PTSD at the End-Of-Life
Post Traumatic Stress Disorder (PTSD) is a serious condition that is most commonly known and seen in Veterans; however, this can affect other people who encounter or perceive a traumatic experience. According to the National Institute of Health, “PTSD develops after a terrifying ordeal that involved physical harm or the threat of physical harm. The person who develops PTSD may have been the one who was harmed; the harm may have happened to a loved one; or the person may have witnessed a harmful event that happened to loved ones or strangers.”
People who are at the end of their life often experience unique emotions or revisit memories in their past. Some memories may trigger signs and symptoms of PTSD, a condition that is being seen more commonly in Veterans who are dying, because not all emotions and memories are positive ones. In hospice, the most likely people who experience these signs and symptoms are Veterans who served in war. It becomes a challenge for them to come to terms with those emotions and memories from their past. The negative ones often have been suppressed for so long and are revisited as they think about their life’s journey.
In order to properly help a Veteran have a better quality of life and be at peace during their end-of-life journey, hospices have to provide a specific type of care: addressing specific emotional, physical, and spiritual needs and listening to the stories these Veteran patients are communicating. In fact, many Veterans don’t communicate their emotions or thoughts from this time or show many signs or symptoms. For this reason, it is important for any new healthcare provider that begins providing care for a patient or family to ask about their military experiences to prepare for the specific Veteran care needed.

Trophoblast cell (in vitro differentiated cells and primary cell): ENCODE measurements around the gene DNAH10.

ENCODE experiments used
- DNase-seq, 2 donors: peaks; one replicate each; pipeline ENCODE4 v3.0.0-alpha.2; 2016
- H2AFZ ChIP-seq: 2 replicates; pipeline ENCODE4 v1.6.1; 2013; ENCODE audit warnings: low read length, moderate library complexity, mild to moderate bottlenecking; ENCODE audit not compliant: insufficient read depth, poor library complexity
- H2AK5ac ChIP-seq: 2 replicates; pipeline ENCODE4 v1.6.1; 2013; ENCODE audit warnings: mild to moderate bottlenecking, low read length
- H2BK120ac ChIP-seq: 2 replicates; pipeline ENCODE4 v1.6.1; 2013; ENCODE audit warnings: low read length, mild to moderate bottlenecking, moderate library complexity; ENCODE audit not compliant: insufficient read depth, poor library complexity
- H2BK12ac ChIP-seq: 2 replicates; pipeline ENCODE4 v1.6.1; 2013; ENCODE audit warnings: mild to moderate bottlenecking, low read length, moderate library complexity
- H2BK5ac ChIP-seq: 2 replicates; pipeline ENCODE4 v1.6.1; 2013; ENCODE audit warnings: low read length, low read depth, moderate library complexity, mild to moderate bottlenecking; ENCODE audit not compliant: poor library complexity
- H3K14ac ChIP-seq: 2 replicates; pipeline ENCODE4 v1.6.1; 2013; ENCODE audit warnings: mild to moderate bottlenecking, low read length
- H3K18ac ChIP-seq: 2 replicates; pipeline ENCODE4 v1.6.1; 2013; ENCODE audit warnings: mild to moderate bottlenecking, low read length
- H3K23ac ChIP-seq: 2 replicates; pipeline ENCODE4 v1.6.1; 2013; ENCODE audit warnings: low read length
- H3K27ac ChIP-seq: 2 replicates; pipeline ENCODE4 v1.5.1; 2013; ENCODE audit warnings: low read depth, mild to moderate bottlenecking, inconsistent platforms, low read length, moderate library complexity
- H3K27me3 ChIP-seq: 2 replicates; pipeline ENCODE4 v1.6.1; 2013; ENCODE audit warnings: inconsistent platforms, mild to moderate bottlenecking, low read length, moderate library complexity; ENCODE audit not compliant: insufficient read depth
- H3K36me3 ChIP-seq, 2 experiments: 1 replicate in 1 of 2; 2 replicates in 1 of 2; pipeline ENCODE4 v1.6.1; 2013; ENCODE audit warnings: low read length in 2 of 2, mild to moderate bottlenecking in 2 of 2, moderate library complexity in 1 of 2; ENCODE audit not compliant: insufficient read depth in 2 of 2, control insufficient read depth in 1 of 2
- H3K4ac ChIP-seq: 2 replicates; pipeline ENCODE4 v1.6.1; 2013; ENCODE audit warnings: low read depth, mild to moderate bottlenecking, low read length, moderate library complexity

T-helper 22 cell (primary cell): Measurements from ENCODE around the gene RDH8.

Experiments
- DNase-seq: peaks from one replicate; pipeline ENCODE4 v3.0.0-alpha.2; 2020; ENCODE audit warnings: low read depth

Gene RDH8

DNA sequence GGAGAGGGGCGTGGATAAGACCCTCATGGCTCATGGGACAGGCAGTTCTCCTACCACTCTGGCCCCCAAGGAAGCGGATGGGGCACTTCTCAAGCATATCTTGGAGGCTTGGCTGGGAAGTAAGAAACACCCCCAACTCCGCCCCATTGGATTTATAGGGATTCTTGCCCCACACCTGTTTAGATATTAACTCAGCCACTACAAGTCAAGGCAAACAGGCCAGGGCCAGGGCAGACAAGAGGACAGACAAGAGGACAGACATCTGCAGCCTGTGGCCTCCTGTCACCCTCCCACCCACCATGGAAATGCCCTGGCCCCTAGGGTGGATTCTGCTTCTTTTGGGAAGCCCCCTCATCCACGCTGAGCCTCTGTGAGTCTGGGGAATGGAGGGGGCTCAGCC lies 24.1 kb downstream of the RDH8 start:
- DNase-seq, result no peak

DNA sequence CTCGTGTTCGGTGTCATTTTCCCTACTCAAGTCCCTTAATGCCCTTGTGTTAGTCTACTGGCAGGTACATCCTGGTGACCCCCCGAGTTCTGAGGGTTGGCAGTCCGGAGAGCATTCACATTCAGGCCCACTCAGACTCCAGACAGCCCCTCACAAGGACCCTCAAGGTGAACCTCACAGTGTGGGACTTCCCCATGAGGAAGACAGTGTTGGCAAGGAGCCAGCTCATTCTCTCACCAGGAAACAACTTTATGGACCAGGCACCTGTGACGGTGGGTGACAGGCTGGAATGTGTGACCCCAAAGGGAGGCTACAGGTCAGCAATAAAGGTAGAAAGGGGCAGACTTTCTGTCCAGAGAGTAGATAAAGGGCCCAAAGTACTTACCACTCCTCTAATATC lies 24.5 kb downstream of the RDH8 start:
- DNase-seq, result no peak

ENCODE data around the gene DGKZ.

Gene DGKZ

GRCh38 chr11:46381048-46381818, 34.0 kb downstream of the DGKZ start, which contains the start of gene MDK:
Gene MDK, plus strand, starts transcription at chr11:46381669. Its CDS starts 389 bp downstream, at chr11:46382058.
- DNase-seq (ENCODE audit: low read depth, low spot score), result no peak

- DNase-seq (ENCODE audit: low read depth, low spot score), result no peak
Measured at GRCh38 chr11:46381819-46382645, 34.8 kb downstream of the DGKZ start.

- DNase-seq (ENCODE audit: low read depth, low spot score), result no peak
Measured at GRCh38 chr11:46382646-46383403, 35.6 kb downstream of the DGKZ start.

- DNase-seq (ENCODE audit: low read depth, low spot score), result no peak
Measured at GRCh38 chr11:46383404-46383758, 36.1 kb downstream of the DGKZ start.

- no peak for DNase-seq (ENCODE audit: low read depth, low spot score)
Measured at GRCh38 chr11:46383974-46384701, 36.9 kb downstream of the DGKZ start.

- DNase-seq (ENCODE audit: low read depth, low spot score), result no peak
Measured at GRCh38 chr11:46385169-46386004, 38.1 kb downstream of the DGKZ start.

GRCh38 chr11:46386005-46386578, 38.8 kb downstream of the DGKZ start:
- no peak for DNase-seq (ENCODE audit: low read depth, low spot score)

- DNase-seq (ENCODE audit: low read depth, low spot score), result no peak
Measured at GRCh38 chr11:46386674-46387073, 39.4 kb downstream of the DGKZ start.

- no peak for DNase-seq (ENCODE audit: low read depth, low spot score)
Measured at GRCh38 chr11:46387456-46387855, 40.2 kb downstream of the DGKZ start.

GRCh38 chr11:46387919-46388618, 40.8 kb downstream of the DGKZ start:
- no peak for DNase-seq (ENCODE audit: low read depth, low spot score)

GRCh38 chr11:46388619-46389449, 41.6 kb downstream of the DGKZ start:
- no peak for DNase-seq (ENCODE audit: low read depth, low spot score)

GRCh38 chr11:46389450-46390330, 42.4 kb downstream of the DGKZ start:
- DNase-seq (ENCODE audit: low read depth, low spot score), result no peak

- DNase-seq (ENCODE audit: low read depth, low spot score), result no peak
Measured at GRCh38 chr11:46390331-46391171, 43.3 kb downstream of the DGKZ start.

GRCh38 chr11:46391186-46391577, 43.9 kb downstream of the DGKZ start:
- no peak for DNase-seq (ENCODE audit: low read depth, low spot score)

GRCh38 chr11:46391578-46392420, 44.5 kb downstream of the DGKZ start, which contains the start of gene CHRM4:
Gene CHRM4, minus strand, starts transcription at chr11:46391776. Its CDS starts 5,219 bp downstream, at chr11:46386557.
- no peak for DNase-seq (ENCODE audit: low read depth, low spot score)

June is PTSD Awareness Month. It is a month dedicated to reaching to Veterans no matter what stage of life Veterans are in: growing into adulthood to their end-of-life journey. They may have emotions and memories that are hard to talk about. Give them peace and comfort by lending a listening ear and respecting their experiences. You could make a difference in helping them cope with their traumatic experience. When someone is dying, this can be especially important to help them accept their purpose on earth and pass more peacefully. Healthcare organizations and professionals who work with Veterans can help spread awareness about PTSD by learning signs and symptoms, providing resources and education, and helping promote recovery to those who are dealing with it. Learn more about PTSD at www.ptsd.va.gov.
Help us share, educate, and reach out by subscribing to our blog and suggesting it to friends who will spread our message: Hospice of Southern Illinois is here to teach you what hospice is, what we are about, and what we can do for you and your loved ones. No one has to go through the dying process alone. Hospice of Southern Illinois can help.